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Taking these 10 steps can pave a path to college for your children

BY GREGG GARN Published: November 28, 2010

It's a few months into the school year, and people are already asking about your teenager's plans for college. Unless your teenager is a high school senior, college may seem like a long time away, but just like childhood, the time will pass more quickly than he or she thinks. Here are 10 steps you can take now to help your teenager go to college.

1. Make sure your student is taking the right classes. According to the Oklahoma State Regents for Higher Education, Oklahoma student schedules should contain at least four college-preparatory classes per year. Some schools require extra units, and some colleges encourage extra units. Check with the high school counselor to make sure your student is on track. A list of courses to take can be found at under Plan for College.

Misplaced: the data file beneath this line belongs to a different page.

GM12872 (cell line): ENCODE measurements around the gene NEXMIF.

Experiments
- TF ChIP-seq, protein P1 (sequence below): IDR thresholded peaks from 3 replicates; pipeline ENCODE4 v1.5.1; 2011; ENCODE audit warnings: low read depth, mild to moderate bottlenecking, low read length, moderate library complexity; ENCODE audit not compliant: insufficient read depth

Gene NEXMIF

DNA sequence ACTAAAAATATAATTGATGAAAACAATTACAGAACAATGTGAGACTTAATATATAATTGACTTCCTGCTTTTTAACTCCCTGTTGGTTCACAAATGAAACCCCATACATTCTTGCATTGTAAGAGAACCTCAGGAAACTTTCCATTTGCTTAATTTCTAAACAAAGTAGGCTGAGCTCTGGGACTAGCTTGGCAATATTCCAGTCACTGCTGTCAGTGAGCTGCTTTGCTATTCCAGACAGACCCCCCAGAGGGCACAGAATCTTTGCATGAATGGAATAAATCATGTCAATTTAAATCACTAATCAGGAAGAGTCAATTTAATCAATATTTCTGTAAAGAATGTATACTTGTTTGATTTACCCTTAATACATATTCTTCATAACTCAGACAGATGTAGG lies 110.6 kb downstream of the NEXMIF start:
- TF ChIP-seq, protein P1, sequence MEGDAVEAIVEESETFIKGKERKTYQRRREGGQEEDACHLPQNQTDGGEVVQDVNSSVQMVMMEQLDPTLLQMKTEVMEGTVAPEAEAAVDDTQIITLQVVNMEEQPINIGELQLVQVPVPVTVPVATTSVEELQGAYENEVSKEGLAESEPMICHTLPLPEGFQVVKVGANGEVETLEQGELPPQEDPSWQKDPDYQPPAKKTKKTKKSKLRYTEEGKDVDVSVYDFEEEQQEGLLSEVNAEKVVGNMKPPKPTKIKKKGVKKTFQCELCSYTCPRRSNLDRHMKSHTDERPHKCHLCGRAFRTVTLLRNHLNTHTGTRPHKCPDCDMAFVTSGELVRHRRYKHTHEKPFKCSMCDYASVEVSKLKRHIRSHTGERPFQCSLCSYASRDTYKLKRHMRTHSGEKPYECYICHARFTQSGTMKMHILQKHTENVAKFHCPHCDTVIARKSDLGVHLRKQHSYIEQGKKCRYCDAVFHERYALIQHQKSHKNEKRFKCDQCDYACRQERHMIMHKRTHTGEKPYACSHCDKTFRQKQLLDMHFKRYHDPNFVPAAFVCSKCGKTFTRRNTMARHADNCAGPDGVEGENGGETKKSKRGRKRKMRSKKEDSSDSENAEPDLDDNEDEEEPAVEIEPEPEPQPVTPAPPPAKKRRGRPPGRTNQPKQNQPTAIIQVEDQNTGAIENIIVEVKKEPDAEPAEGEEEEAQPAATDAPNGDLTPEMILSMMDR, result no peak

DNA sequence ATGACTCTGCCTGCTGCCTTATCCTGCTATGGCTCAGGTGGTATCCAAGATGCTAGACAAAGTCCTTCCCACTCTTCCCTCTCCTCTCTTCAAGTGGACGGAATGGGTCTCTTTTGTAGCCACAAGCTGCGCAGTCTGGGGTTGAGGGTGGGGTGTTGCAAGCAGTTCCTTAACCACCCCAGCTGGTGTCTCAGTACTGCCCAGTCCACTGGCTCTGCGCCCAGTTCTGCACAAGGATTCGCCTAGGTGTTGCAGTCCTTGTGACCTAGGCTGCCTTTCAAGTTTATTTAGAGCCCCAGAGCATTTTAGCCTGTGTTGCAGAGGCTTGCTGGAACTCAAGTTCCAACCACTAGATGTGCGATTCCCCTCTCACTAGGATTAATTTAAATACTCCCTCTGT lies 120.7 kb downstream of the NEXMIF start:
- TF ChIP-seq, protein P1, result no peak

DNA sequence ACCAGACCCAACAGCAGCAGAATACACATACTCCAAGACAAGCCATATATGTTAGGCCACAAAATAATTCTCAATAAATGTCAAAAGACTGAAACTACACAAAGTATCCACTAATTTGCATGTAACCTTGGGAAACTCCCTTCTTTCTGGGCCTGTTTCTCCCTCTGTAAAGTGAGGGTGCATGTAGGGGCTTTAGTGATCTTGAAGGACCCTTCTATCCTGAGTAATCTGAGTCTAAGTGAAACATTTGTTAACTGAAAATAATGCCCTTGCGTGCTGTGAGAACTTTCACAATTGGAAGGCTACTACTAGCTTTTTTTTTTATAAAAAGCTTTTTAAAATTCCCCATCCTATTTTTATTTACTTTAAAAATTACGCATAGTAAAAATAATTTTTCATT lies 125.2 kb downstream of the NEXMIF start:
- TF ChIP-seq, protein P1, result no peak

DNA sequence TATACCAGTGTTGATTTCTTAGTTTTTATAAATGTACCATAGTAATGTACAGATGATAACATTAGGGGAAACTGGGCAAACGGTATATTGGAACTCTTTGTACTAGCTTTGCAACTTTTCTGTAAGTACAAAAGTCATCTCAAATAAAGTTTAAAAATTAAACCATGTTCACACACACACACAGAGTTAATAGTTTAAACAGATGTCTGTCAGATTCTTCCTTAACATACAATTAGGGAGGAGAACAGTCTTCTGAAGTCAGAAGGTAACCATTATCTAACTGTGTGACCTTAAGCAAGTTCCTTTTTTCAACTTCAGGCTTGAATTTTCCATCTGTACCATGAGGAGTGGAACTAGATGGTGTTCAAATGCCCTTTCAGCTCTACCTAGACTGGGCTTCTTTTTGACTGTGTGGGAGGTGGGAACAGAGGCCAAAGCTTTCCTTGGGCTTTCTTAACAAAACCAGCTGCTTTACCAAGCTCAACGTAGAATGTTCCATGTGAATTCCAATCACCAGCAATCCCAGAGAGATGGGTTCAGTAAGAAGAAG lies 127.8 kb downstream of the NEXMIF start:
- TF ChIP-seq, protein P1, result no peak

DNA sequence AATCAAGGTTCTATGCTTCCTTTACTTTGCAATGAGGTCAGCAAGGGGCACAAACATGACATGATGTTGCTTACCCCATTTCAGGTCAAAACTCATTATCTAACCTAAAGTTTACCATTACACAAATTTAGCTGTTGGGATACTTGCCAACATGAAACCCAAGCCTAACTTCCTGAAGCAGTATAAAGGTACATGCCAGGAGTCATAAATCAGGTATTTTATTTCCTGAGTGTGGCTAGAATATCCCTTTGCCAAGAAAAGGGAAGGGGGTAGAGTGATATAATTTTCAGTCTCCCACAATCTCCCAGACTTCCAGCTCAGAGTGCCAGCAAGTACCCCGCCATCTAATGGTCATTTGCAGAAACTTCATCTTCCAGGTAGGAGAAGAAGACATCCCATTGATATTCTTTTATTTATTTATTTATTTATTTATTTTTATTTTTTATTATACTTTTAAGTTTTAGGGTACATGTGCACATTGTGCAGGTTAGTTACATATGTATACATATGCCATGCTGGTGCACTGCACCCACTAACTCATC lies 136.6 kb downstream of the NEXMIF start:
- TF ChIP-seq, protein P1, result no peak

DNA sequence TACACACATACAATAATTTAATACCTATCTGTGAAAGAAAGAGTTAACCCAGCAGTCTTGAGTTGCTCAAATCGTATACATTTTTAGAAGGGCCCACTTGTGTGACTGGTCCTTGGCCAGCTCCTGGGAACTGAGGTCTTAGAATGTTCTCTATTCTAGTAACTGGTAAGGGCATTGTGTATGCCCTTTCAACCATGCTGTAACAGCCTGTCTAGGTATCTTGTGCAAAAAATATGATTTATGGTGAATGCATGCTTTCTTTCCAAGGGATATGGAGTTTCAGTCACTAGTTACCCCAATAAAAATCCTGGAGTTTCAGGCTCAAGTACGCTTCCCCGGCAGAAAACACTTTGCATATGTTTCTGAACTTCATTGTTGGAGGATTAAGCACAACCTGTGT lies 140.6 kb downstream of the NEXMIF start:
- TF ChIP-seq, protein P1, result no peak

2. Research college entrance requirements with your teen so you can help guide and plan course schedules. Remember, it is much easier to plan ahead than to go back and take needed courses. Check out under the Plan for College tab to find entrance requirements for all Oklahoma colleges.

3. Compare college costs, as they can vary widely according to the choices you make. Factors such as private versus public college and two-year versus four-year college play a part in the total cost. Don't let sticker shock deter you. Remember, college is an investment in your child and his or her future. More information can be found at under Paying for College.

4. Start exploring financial aid now. College costs can be reduced through scholarships, grants and other financial aid. Information can be obtained through the counselor's office. The Federal Student Aid website, FAFSA4caster (, can provide an early estimate of your child's eligibility for federal student aid and other sources of aid.

5. Have your teen take classes eligible for college credit during high school years. Advanced Placement and technical-preparation courses offer students who prepare early and take more difficult courses the chance to gain college credit and save on tuition. Ask your high school counselor if these courses are available in your school.

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